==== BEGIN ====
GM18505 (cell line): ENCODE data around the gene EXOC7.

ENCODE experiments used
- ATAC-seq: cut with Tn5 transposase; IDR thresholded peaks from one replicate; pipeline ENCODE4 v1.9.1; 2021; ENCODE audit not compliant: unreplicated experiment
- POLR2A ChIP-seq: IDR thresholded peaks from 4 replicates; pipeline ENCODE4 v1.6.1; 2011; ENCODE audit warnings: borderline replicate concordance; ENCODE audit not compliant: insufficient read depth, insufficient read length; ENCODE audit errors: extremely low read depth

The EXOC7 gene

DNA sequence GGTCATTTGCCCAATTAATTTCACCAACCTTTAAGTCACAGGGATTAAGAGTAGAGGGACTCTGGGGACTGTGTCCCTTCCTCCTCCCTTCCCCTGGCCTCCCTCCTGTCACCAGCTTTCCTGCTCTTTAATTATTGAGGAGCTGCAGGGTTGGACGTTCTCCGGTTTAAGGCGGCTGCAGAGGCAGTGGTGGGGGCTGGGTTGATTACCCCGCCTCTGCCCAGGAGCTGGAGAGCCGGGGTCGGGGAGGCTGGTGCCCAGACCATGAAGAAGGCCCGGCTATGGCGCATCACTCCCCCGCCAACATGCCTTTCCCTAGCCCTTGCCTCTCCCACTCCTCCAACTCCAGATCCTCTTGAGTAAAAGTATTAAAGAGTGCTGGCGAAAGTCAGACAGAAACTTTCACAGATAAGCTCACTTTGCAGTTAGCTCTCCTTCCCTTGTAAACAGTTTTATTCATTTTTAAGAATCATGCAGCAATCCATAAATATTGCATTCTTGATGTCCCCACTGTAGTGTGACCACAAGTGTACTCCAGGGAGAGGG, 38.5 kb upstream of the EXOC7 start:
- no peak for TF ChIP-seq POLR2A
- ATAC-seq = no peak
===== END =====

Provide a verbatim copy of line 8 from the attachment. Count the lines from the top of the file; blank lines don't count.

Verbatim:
- ATAC-seq = no peak